Commentary

Granderson swing is Long 'ca-ching'

Outfielder's resurgence is evidence that Yankees hitting coach deserves a raise

Updated: October 8, 2010, 5:21 PM ET
By Andrew Marchand | ESPNNewYork.com

MINNEAPOLIS -- To go along with Derek Jeter and Joe Girardi, the New York Yankees have another important member of their team who will be a free agent at the end of this postseason.

He is hitting coach Kevin Long. If this were the NFL, Long, 43, would be the young, hot assistant on the short list to lead a team.

Baseball is more of a specialty sport so, at least for now, Long is pigeonholed as a hitting coach.

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Still, Long is building a strong case for a raise. Especially with the well-documented work he has done with Curtis Granderson.

Granderson was at it again in Game 2 of the American League Division Series, hitting the ball with authority, going 3-for-4 (including a double) and scoring a run in the Yankees' 5-2 win over the Twins on Thursday. The Yankees are up two games to none, and Granderson has been in the middle of it all -- which would have been unimaginable two months ago.

Back in August, Granderson looked like a lost cause, a guy guaranteed to be sitting on the bench when lefties started in the playoffs -- and maybe even when righties were on the mound. But Girardi gave Granderson two days off to work with Long.

Granderson went from a closed stance to an open stance. He moved his hands back. And he kept both hands on the bat throughout the swing.

Long then added one more ingredient.

"I think the biggest thing he gives you is the level of confidence, no matter what the result happens to be," Granderson said. "I remember specifically when we were out there in Texas and I am out there taking batting practice. To me, everything felt very uncomfortable. And he's like, 'Man, you are looking great. The ball is jumping off your bat.' So I'm like, 'Hey, I must be doing something right.'"

[+] EnlargeCurtis Granderson
Brace Hemmelgarn/US PresswireCurtis Granderson is 4-for-8 with three RBIs in the ALDS.

Without Long, what has started out as a magical postseason for Granderson probably doesn't happen. Yankees general manager Brian Cashman wants Long back because Long can relate to guys from Alex Rodriguez to the 25th man on the team.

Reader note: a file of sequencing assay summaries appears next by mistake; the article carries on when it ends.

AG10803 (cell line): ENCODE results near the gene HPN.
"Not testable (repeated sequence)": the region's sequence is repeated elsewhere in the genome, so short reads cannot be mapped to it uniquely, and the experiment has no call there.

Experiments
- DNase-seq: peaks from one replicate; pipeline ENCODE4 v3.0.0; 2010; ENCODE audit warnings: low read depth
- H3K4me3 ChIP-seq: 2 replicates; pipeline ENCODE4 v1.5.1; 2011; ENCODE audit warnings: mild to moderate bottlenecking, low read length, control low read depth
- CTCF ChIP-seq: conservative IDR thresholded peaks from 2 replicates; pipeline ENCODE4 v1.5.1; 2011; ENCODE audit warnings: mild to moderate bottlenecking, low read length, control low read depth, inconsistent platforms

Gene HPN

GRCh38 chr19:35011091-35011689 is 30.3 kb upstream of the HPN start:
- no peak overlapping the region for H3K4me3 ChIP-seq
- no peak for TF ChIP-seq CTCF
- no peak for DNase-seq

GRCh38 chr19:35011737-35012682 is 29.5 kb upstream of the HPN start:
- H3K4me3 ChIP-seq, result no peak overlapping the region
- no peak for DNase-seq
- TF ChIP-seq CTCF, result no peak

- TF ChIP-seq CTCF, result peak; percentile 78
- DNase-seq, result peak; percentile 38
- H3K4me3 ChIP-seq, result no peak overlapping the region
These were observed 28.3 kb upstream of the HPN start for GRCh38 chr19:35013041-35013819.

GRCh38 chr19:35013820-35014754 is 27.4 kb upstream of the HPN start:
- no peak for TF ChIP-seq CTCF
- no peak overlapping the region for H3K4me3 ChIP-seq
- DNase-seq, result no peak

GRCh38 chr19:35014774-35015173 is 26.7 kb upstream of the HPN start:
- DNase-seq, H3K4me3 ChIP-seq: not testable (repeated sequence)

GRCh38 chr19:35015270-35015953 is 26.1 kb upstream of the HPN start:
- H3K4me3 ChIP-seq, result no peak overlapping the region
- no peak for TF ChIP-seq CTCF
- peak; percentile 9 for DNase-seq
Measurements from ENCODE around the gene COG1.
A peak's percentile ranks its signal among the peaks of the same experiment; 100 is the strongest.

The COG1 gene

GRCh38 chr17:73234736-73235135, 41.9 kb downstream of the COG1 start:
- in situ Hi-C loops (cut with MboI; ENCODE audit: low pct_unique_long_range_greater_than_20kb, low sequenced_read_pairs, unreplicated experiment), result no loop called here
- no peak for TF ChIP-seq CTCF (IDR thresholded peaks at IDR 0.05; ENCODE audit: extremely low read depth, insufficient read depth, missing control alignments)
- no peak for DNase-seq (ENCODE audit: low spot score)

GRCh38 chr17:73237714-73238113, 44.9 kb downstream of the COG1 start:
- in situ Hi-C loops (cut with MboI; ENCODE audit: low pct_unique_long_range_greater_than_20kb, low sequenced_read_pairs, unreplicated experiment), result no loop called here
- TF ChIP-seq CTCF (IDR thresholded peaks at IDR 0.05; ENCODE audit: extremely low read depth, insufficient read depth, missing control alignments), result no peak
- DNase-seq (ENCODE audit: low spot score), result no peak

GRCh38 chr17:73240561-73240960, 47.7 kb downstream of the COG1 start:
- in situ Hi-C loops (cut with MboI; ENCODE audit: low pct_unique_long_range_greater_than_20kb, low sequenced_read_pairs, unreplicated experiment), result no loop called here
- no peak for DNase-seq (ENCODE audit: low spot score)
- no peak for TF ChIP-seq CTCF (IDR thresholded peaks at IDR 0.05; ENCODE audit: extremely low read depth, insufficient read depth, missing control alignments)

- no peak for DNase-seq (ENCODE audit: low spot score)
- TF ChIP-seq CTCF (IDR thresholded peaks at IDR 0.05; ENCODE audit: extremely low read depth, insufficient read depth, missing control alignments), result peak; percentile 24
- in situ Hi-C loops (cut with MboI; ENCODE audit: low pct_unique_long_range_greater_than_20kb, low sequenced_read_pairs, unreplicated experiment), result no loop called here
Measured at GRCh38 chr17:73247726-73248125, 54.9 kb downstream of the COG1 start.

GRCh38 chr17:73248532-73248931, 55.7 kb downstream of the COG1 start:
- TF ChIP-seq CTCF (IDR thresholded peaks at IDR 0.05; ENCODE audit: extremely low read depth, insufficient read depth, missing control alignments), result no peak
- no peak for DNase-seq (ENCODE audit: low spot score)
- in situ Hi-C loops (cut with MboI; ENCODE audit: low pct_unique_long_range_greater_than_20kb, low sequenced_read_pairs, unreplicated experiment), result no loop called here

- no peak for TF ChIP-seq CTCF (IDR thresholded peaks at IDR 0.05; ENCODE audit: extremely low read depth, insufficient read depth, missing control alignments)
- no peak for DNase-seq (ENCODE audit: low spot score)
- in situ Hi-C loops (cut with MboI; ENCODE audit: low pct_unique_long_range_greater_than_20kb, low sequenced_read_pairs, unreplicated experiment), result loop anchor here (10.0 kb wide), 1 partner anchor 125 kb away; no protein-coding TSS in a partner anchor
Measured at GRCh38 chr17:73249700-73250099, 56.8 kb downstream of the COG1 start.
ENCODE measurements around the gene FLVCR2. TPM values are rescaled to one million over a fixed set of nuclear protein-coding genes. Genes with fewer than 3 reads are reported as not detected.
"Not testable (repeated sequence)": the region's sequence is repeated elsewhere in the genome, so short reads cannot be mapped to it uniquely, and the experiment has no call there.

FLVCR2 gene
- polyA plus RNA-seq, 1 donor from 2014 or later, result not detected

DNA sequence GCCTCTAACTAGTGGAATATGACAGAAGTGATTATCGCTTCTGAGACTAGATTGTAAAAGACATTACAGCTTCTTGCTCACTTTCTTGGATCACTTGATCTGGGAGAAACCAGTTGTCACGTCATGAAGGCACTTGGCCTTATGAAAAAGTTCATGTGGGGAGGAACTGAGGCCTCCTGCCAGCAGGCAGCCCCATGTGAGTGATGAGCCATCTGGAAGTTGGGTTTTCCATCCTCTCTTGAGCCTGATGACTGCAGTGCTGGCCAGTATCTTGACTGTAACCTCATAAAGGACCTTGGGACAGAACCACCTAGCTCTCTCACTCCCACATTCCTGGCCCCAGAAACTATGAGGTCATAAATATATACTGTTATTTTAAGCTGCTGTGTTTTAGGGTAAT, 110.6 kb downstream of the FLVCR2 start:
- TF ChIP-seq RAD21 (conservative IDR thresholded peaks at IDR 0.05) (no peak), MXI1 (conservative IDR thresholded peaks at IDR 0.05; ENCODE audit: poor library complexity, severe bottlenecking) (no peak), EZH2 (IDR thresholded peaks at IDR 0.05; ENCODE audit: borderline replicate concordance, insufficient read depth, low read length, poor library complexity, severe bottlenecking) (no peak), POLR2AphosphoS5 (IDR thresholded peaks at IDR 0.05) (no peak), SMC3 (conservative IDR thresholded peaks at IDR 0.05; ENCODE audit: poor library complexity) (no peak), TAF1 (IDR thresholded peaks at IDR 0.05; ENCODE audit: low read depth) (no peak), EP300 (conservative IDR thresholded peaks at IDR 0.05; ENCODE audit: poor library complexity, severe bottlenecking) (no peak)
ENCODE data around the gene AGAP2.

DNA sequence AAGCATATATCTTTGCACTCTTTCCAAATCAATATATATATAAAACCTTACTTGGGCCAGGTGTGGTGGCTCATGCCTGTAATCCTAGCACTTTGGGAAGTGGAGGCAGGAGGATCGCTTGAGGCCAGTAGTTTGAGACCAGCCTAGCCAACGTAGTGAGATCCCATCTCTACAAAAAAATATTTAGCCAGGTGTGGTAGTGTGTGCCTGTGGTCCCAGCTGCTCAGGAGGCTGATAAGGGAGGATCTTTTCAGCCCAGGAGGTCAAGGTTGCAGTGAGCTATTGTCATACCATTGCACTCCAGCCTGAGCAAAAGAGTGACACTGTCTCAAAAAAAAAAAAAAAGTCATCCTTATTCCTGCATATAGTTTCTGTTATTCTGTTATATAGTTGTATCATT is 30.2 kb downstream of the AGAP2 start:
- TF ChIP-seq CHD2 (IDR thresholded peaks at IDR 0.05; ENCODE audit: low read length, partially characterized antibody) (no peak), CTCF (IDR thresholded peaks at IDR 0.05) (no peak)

"Basically, he gets the players' trust," Cashman said. "He knows the mechanics of the swing but he also speaks their language. He is essentially around their age. He has a chance to be their friend, as well as be an instructor. He knows what he is doing, and they trust him. It is a lethal combination."

"He knows how to teach a player in a lot of different ways," Girardi said. "When you are trying to teach players, your verbiage that you use with one player may not work with another. You might try something totally different. Or you might have to try something three or four times for him to understand what you are talking about. K-Long is good at that."

Long isn't a Charlie Lau-type who has his way of doing things and tries to make the hitter adapt.

"[Long] tries to help each individual instead of having one philosophy for everyone," said Jeter, who has looked better ever since a Long session in September and who had an RBI single Thursday.

If the Yankees keep rolling the way they have the first two games and Granderson keeps hitting the way he has since his adjustments in August, Long will be in line for an even bigger raise. For now, he is satisfied with where he is at in his career. But with his interpersonal skills, maybe one day he could be a manager.

"I just want to keep plugging away," Long said. "I want to be the best hitting coach I can be. Hopefully, it is with the New York Yankees for a long time."

The feeling is mutual. Especially with what Granderson is turning into.

Andrew Marchand covers baseball for ESPNNewYork.com. You can follow him on Twitter.

More from ESPNNewYork.com »

Andrew Marchand is a senior writer for ESPNNewYork. He also regularly contributes to SportsCenter, Baseball Tonight, ESPNews, ESPN New York 98.7 FM and ESPN Radio. He joined ESPN in 2007 after nine years at the New York Post. Follow Andrew on Twitter »

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